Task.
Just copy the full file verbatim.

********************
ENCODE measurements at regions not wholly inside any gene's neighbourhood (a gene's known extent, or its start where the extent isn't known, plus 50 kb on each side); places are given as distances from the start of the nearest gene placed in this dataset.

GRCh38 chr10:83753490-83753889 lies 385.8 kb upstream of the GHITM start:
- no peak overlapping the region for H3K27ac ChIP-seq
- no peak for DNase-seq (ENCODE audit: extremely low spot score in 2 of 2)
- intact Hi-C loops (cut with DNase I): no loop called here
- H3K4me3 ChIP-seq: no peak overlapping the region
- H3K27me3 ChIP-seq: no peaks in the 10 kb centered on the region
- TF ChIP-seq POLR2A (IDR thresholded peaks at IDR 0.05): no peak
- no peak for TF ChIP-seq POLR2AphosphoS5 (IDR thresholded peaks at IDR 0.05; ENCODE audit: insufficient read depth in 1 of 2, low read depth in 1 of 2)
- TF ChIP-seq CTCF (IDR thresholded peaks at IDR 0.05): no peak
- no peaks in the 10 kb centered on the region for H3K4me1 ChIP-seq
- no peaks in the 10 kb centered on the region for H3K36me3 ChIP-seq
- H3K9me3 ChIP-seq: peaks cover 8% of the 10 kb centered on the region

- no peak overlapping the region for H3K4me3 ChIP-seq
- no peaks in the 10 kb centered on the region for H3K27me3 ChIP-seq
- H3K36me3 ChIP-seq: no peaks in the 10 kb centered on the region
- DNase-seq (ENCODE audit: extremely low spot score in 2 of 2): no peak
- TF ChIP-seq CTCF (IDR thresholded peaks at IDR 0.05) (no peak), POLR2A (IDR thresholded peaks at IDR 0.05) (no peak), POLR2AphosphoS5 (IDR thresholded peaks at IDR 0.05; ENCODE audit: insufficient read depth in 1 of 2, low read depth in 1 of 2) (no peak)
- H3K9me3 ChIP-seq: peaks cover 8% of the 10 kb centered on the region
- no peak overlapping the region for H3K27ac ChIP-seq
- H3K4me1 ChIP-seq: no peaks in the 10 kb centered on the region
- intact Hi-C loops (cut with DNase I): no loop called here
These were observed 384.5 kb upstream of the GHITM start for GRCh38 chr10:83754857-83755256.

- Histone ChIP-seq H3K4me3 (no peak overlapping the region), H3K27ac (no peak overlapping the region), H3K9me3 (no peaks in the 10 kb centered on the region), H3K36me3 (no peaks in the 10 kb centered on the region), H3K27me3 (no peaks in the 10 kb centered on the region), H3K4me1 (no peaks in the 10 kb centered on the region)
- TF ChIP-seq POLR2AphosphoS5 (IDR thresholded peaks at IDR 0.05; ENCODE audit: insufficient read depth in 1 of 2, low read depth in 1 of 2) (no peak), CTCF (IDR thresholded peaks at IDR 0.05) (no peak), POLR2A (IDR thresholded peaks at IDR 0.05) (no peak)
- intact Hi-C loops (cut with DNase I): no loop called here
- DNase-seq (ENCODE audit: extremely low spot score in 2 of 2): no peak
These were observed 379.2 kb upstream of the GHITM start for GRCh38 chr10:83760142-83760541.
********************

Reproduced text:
ENCODE measurements at regions not wholly inside any gene's neighbourhood (a gene's known extent, or its start where the extent isn't known, plus 50 kb on each side); places are given as distances from the start of the nearest gene placed in this dataset.

GRCh38 chr10:83753490-83753889 lies 385.8 kb upstream of the GHITM start:
- no peak overlapping the region for H3K27ac ChIP-seq
- no peak for DNase-seq (ENCODE audit: extremely low spot score in 2 of 2)
- intact Hi-C loops (cut with DNase I): no loop called here
- H3K4me3 ChIP-seq: no peak overlapping the region
- H3K27me3 ChIP-seq: no peaks in the 10 kb centered on the region
- TF ChIP-seq POLR2A (IDR thresholded peaks at IDR 0.05): no peak
- no peak for TF ChIP-seq POLR2AphosphoS5 (IDR thresholded peaks at IDR 0.05; ENCODE audit: insufficient read depth in 1 of 2, low read depth in 1 of 2)
- TF ChIP-seq CTCF (IDR thresholded peaks at IDR 0.05): no peak
- no peaks in the 10 kb centered on the region for H3K4me1 ChIP-seq
- no peaks in the 10 kb centered on the region for H3K36me3 ChIP-seq
- H3K9me3 ChIP-seq: peaks cover 8% of the 10 kb centered on the region

- no peak overlapping the region for H3K4me3 ChIP-seq
- no peaks in the 10 kb centered on the region for H3K27me3 ChIP-seq
- H3K36me3 ChIP-seq: no peaks in the 10 kb centered on the region
- DNase-seq (ENCODE audit: extremely low spot score in 2 of 2): no peak
- TF ChIP-seq CTCF (IDR thresholded peaks at IDR 0.05) (no peak), POLR2A (IDR thresholded peaks at IDR 0.05) (no peak), POLR2AphosphoS5 (IDR thresholded peaks at IDR 0.05; ENCODE audit: insufficient read depth in 1 of 2, low read depth in 1 of 2) (no peak)
- H3K9me3 ChIP-seq: peaks cover 8% of the 10 kb centered on the region
- no peak overlapping the region for H3K27ac ChIP-seq
- H3K4me1 ChIP-seq: no peaks in the 10 kb centered on the region
- intact Hi-C loops (cut with DNase I): no loop called here
These were observed 384.5 kb upstream of the GHITM start for GRCh38 chr10:83754857-83755256.

- Histone ChIP-seq H3K4me3 (no peak overlapping the region), H3K27ac (no peak overlapping the region), H3K9me3 (no peaks in the 10 kb centered on the region), H3K36me3 (no peaks in the 10 kb centered on the region), H3K27me3 (no peaks in the 10 kb centered on the region), H3K4me1 (no peaks in the 10 kb centered on the region)
- TF ChIP-seq POLR2AphosphoS5 (IDR thresholded peaks at IDR 0.05; ENCODE audit: insufficient read depth in 1 of 2, low read depth in 1 of 2) (no peak), CTCF (IDR thresholded peaks at IDR 0.05) (no peak), POLR2A (IDR thresholded peaks at IDR 0.05) (no peak)
- intact Hi-C loops (cut with DNase I): no loop called here
- DNase-seq (ENCODE audit: extremely low spot score in 2 of 2): no peak
These were observed 379.2 kb upstream of the GHITM start for GRCh38 chr10:83760142-83760541.